Rachel's Table

Food Snobs Anonymous

I have a problem.

The other day a friend asked me about a recipe I posted here on the blog. She wondered where she could score the same cut of meat I used. My eyes twinkled, my pulse quickened as I explained in detail where she could not only get this choice meat, but also how to cut it and which knife she should buy to do the cutting. I may have even uttered the words, “You need to find a really good butcher. Someone you trust.” (Who am I?) Her smile faded, her eyes deadened. And yet, I kept going, over-explaining how even the cheapest cut of meat will do because the recipe cooks low and slow for hours. When I admonished that low and slow does not mean throwing everything into a crock pot, I noticed a veil fall over her face. A veil of boredom. I swear, her glazed, unseeing eyes were telling me, Shut UP about the cubed meat.

My antics didn’t stop there. That SAME NIGHT I could barely hide my horrified amazement when another friend talked about her Taco Bell obsession. Then, I grilled a third friend about the boxed cookies she buys and began lecturing about genetically modified foods. As my dinner mates (and former friends) stared at me in their own kind of horrified wonder, I actually heard “Mwah mwah mwah. Mwah, mwah mwah” in my head, as if I played the teacher in a Charlie Brown Special.

In my defense, one could say that since starting a food blog, I just know more about food in general, and I like to share what I’ve learned. One could also call me a know-it-all. One could say I have refined tastes and a sophisticated palate. One could also call me a snob.

Okay, I admit it.

My name is Rachel and I’m a Food Snob.

Just a few short years ago, the only things on my menu were Ramen noodles, egg salad, and peanut butter and jelly. I couldn’t afford any better. But look at me now, with a grocery budget, putting on airs and pretending to be Alice Waters.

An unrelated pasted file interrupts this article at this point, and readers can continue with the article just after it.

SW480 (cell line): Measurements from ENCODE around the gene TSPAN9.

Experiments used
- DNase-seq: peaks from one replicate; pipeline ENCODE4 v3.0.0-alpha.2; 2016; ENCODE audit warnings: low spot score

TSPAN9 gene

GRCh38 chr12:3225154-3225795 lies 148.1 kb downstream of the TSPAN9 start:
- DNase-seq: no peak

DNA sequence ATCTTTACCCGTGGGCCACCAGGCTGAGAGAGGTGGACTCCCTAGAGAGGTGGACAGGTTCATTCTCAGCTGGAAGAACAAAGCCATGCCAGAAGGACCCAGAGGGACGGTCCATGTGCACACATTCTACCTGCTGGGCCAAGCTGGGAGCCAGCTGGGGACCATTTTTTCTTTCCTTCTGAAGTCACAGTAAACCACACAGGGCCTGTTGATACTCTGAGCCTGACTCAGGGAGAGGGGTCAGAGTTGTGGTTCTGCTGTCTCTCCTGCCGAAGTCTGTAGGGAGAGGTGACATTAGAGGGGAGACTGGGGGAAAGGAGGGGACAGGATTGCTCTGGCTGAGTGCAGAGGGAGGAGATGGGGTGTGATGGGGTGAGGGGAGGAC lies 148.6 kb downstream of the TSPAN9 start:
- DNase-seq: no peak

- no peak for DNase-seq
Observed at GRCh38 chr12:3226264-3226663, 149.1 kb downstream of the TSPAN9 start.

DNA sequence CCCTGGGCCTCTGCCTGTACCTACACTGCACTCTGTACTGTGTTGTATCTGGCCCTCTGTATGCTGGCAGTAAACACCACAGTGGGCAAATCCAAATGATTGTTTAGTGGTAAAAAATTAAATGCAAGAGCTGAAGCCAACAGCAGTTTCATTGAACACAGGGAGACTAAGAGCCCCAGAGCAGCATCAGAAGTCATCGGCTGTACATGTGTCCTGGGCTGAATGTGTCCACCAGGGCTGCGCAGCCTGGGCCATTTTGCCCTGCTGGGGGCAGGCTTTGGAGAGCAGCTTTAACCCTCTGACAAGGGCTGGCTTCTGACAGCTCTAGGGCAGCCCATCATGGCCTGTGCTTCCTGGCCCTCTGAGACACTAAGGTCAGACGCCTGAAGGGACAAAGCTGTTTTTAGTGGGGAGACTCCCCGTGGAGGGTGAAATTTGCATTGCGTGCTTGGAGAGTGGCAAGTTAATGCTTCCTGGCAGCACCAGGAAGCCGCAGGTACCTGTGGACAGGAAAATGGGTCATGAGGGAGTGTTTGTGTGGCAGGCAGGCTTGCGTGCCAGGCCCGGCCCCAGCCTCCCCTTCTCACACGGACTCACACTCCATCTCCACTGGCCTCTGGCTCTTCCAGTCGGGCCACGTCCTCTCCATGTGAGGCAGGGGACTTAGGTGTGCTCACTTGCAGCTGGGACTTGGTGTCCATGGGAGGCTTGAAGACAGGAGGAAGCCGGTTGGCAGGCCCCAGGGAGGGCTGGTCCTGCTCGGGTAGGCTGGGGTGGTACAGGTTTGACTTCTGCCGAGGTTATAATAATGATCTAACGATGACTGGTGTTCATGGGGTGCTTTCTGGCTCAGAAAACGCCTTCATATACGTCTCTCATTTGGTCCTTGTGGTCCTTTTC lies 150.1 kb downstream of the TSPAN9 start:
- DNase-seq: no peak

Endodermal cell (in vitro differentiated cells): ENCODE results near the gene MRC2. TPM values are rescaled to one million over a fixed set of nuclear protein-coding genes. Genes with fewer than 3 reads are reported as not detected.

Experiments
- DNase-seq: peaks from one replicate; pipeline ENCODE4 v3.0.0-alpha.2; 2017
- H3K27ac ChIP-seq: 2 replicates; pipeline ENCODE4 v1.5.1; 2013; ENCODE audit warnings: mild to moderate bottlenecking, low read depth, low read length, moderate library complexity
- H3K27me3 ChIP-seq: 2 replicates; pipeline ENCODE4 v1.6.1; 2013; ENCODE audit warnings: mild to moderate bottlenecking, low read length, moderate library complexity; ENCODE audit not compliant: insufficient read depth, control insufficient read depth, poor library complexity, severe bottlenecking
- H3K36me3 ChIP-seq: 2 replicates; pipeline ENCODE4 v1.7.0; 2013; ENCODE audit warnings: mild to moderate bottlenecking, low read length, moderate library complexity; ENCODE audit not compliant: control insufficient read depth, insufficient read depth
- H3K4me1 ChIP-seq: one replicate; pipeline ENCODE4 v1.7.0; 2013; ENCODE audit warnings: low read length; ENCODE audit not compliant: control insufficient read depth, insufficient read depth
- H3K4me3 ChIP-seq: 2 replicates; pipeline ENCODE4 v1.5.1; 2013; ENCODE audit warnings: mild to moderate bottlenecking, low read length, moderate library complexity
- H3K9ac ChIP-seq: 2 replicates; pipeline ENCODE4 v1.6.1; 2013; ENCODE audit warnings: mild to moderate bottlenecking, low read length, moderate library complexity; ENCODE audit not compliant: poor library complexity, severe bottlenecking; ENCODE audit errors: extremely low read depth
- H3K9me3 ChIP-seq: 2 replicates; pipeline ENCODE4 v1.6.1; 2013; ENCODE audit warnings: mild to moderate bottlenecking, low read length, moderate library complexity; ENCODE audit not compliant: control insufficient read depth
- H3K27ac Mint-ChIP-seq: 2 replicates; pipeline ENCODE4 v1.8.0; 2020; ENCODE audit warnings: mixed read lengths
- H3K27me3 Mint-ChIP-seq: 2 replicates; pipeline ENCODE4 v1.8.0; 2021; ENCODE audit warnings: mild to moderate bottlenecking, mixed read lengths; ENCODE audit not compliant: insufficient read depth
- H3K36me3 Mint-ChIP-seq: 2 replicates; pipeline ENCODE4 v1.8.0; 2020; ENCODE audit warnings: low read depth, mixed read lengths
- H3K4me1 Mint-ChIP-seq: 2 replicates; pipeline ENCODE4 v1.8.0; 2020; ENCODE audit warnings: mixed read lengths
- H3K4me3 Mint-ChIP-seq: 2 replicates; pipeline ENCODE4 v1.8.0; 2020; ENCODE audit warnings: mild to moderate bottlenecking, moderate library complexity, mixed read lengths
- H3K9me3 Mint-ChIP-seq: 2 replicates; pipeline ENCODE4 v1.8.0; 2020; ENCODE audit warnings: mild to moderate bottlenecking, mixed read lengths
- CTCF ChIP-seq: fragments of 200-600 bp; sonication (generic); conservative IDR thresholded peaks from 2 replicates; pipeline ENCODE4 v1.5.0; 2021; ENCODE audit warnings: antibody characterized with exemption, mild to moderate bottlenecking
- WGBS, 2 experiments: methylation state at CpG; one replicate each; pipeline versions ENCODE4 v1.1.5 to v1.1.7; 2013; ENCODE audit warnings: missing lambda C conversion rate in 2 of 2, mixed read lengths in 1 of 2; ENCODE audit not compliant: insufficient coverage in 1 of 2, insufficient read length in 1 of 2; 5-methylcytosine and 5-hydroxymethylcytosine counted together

My own mother, the mother who cared enough to make me and my brothers wholesome dinners every night, says things like, “Oh, Rachel, you won’t want to come for dinner. I got the chicken from Costco.” Or “If you come over to watch the game, you’ll have to eat jarred salsa.” When did Costco chicken and heaven forbid – salsa from a jar – become an object of contempt in my mind?

Mom and I in happier times - BEFORE I became a food snob

Mom and I in happier times – BEFORE I became a food snob

How did I spiral so deep into this organic pit of food snobbery?

I have no one to blame but my own taste buds. After discovering the summer joy that is a local, homegrown tomato, I detest the mealy, salmon-colored, grocery store variety.

Homegrown and superior to all other tomatoes

Homegrown and superior to all other tomatoes

After grilling local, Pennsylvania-raised chicken thighs, I scoff at what’s sold in the supermarket.

After meeting the farmer that grew the best strawberries I’ve ever had, I can’t bring myself to buy a cellophane package shipped from California.

The BEST strawberries - and locally grown!

Locally grown – I will eat no other strawberries

While the masses may call me a food snob, I say I have food values. And I don’t care who knows it. I’m starting a club – Food Snobs, Named and Known. If you come to weekly meetings, I promise the salsa will always be fresh.

So tell me, are you a “food snob”? Or do you have a Taco Bell obsession? (Be honest. This is a judge free zone – I’ve been known to frequent the drive-through of a certain fast food chain selling chicken that’s definitely NOT from Costco.)

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50 comments

  1. There is nothing on this earth that is better than fresh-picked strawberries. I cannot wait to take my kids to the local farm down the road to pick a ton of them. Does that make me a snob? Fine.

    As you know, I’m slowly starting to change what I eat, and I have to say once you start eating whole fresh foods, nothing compares. And I used to eat stuff like frozen pizza bagels and Doritos.

    • Our strawberry season is over, which is so disappointing. But I have been able to find New Jersey blueberries which are really good right now, too. But there’s just something about a ripe, early summer strawberry!

      I am shocked at how much I now crave whole foods. I just ate roasted broccoli and eggs for breakfast. Who am I? Problem is, with whole foods – it takes more planning and more frequent shopping. I’ve yet to find a balance to make it easy – picking up my CSA box every Monday really helps. I get veggies for the week and I didn’t have to shop for them!

      (Frozen pizza is just what I need sometimes. Don’t tell anyone – I’ll get kicked out of the club.)

      • Our strawberry season just started but we only have a few weeks left. I live for this time of year. Julia eats them like candy. You’re right, eating healthy is hard work, the shopping is endless.

  2. Well you know what the say – the first step is admitting you’ll cook for me forever.

    My mouth is watering at the thought of those strawberries

    I’m still in this REALLY bizarre limbo state – 80% food snob, 20% Taco Bell lover. Lately, after my epic hikes, all I want is a kid’s meal. Otherwise, I avoid fast food like the plague.

    • Mr. Rachel LOVES Taco Bell. He orders 19 things and pays $4.79.